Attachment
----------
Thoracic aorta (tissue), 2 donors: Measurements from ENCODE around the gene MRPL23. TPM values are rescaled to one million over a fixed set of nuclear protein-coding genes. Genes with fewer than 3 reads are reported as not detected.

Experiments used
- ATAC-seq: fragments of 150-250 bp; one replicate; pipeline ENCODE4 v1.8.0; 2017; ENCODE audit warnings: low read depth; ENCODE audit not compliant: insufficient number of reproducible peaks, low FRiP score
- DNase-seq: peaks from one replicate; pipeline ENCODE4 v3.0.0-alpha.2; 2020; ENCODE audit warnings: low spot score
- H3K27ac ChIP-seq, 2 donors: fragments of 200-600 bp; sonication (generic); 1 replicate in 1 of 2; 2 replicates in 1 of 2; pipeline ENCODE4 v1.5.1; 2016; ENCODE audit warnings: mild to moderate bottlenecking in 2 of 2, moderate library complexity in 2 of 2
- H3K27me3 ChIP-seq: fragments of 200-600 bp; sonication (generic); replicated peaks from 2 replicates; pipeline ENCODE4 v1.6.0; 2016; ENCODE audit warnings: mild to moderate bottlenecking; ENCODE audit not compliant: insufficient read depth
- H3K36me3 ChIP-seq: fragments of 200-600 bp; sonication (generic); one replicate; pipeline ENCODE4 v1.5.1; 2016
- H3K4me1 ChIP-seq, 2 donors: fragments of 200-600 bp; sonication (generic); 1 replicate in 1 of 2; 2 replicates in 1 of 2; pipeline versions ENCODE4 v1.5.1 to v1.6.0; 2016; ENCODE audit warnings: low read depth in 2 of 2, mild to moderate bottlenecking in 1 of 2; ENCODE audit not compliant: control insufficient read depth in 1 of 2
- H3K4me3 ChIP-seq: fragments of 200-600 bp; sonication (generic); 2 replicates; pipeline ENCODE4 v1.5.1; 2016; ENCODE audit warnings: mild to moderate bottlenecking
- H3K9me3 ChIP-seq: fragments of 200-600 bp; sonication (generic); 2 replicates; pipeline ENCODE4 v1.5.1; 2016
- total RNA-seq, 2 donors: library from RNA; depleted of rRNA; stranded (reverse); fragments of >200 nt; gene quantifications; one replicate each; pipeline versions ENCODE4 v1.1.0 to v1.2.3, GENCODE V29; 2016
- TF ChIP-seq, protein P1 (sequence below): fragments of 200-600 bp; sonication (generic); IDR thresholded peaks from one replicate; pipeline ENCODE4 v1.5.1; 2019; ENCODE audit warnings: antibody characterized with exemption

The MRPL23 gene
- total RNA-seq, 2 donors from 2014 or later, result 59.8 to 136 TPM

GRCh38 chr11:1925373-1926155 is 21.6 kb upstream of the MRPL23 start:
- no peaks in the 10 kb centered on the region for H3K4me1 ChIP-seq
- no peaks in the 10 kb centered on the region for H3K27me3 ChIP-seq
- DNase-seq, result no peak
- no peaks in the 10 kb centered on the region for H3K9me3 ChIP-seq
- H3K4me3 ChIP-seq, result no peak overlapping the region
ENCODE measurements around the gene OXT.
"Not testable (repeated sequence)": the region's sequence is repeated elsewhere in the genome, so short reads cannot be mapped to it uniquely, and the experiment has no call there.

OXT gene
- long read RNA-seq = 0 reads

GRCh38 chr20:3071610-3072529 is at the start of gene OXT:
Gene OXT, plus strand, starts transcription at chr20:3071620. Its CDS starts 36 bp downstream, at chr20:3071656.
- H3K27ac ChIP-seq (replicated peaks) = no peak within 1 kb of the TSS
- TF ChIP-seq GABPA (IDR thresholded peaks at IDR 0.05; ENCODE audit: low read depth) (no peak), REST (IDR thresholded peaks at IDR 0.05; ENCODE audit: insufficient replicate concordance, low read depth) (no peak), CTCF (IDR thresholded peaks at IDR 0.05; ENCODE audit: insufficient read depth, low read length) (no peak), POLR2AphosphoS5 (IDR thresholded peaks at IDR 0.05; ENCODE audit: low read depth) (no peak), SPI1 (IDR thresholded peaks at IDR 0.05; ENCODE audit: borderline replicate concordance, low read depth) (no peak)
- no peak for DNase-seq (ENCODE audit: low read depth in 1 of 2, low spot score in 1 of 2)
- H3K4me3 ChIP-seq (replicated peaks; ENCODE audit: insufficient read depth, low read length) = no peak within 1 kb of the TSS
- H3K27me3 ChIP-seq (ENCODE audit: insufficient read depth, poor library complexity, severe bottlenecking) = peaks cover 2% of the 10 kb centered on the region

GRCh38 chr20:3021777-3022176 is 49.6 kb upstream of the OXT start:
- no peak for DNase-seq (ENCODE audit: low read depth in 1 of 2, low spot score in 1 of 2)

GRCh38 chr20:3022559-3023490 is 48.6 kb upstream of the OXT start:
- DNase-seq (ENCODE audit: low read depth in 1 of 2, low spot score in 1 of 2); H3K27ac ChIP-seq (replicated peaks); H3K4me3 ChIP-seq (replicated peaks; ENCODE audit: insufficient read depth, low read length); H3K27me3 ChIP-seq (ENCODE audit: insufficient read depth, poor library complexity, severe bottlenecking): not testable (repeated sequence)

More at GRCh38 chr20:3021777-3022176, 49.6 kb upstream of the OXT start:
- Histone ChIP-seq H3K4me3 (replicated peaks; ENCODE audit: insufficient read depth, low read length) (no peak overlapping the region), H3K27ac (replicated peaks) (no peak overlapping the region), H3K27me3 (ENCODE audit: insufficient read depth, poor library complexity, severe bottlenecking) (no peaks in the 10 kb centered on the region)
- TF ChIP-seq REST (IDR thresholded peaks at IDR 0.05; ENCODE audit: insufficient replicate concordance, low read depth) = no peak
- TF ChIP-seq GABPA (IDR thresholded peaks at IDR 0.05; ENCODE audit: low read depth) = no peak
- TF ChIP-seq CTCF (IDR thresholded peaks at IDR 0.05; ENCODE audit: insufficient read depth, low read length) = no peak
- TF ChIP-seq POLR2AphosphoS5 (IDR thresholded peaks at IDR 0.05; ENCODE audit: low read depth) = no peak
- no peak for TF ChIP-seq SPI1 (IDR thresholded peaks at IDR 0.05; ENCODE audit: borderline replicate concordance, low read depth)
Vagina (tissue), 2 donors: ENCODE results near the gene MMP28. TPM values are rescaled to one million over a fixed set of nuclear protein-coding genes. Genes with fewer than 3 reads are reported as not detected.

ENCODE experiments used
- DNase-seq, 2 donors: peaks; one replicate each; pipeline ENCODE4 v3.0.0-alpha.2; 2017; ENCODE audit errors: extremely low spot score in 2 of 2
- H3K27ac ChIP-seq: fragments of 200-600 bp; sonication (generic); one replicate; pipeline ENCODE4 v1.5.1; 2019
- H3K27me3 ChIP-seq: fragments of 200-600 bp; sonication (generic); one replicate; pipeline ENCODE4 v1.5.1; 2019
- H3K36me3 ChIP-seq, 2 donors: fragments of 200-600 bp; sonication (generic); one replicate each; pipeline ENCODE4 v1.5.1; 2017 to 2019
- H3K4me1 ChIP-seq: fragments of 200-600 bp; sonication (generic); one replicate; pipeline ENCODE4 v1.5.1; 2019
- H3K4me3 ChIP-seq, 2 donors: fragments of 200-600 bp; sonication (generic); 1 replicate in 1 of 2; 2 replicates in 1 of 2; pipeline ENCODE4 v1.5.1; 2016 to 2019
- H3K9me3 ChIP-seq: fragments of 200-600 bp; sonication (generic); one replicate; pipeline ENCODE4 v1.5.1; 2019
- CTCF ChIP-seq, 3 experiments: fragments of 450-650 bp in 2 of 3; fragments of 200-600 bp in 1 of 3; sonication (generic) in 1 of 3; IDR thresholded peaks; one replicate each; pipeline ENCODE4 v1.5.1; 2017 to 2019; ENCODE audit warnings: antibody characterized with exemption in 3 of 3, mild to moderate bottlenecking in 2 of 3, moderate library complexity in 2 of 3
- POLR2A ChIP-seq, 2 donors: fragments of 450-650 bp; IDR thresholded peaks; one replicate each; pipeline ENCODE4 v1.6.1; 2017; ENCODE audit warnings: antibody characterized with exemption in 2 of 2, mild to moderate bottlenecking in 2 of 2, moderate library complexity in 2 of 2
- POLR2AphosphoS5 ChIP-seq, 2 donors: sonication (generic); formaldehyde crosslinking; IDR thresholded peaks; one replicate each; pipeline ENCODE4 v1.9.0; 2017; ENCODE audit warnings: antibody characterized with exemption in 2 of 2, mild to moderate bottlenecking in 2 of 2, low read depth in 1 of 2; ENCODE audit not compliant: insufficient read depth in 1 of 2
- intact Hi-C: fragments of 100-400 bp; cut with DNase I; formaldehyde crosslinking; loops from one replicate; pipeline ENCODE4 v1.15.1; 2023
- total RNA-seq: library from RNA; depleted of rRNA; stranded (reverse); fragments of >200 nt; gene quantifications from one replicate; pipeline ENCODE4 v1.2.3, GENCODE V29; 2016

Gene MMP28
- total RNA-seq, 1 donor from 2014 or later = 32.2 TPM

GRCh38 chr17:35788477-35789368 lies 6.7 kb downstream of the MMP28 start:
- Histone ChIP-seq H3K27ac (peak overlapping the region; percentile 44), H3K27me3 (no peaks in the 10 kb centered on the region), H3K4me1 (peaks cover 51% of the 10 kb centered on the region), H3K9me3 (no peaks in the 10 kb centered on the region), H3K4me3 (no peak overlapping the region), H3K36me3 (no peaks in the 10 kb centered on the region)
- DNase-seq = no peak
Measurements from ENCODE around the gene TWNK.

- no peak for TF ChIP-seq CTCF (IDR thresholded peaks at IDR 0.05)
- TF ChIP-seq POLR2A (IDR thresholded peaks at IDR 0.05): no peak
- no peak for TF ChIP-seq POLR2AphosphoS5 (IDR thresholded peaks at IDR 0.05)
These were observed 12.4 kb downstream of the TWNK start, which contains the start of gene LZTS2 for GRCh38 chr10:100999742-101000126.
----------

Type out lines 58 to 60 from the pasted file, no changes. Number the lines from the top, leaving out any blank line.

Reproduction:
- total RNA-seq, 1 donor from 2014 or later = 32.2 TPM

GRCh38 chr17:35788477-35789368 lies 6.7 kb downstream of the MMP28 start:
- Histone ChIP-seq H3K27ac (peak overlapping the region; percentile 44), H3K27me3 (no peaks in the 10 kb centered on the region), H3K4me1 (peaks cover 51% of the 10 kb centered on the region), H3K9me3 (no peaks in the 10 kb centered on the region), H3K4me3 (no peak overlapping the region), H3K36me3 (no peaks in the 10 kb centered on the region)